If it takes too long to crank your engine, it’s either due to bad spark plugs or a starter motor on its way out. So, it’s also worth checking the spark plugs, since at least you’ll know that the problem lies in a bad start if they work properly.
If you notice a starting system fault message on the dashboard, it’s important to check the battery, starter solenoid, and ignition switch. These are the most common reasons behind the system’s failure, while it can also sometimes be a matter of a bad alternator or even spark plugs.
Hopefully, this guide will shed some light on the possible reasons behind the starting system fault, so you can fix the issue without wasting time on setting a diagnosis.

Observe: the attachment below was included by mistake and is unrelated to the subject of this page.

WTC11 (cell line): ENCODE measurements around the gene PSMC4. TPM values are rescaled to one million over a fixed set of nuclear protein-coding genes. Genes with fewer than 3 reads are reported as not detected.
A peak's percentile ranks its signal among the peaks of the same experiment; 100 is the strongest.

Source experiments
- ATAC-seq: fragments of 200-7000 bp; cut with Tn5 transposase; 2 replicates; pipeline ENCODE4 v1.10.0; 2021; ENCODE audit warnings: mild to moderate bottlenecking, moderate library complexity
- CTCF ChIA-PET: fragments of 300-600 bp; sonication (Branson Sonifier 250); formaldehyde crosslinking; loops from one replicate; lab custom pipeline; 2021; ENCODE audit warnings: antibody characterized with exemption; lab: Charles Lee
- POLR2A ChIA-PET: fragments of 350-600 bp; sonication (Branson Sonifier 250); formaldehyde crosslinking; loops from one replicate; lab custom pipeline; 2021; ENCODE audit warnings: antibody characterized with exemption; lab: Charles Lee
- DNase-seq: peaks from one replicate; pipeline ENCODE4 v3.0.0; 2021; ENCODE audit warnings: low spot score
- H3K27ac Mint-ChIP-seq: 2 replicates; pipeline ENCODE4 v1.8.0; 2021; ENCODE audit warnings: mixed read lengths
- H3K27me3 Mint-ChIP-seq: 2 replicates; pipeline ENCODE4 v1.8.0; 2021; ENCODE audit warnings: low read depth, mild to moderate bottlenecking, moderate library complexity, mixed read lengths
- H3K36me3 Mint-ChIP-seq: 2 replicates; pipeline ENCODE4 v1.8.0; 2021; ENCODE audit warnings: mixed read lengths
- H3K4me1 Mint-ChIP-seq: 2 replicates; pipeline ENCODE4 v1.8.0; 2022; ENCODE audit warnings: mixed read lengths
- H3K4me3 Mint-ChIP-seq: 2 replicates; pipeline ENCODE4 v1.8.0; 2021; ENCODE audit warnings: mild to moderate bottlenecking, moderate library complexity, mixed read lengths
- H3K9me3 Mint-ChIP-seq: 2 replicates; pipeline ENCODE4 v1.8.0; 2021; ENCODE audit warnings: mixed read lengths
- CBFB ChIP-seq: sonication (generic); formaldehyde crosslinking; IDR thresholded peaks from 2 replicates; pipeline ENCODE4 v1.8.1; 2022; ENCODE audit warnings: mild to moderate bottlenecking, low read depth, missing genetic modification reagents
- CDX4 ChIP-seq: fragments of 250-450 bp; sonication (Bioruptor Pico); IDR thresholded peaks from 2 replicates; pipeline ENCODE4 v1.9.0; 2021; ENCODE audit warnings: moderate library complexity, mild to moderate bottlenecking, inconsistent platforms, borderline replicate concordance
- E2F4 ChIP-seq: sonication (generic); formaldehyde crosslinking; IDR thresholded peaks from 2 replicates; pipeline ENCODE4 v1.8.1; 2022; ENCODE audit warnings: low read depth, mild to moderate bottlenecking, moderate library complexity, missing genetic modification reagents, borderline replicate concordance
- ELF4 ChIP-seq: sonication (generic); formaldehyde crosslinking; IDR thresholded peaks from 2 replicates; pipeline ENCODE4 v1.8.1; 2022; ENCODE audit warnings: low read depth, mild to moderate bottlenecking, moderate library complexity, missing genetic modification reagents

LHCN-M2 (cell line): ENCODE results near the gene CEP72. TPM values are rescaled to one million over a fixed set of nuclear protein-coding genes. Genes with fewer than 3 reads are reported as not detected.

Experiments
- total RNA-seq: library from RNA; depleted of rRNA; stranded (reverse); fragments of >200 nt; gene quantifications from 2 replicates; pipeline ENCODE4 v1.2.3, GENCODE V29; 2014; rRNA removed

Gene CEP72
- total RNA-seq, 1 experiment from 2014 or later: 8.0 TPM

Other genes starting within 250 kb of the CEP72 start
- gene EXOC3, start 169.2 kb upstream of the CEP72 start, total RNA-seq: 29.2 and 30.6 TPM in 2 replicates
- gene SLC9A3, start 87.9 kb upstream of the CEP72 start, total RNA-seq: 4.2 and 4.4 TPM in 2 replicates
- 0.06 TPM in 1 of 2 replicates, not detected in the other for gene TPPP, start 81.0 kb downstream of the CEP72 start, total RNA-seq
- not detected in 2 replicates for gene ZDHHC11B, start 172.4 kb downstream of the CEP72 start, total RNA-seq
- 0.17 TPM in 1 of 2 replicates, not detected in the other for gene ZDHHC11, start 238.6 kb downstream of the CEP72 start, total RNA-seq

What causes starting system failure?
Problems with the ignition switch or cylinder, dead battery, or damaged starter could cause a starting system failure.
What does it mean when my car says starting system fault?
When your car says starting system fault, it means that there’s a problem with one of the components of the starting system. In this case, it’s worth checking the ignition switch, starter solenoid, and the battery’s capacity.
What are 2 symptoms that would indicate a faulty starter solenoid?
Your starter engaging but doesn’t stop and a clicking noise when trying to turn on the car are the 2 symptoms that indicate a faulty starter solenoid.
How to avoid starting system failure?
You can avoid starting system failure by checking your battery terminals, measuring the capacity, and checking the electrical connections and fuses of the starter motor and the ignition switch.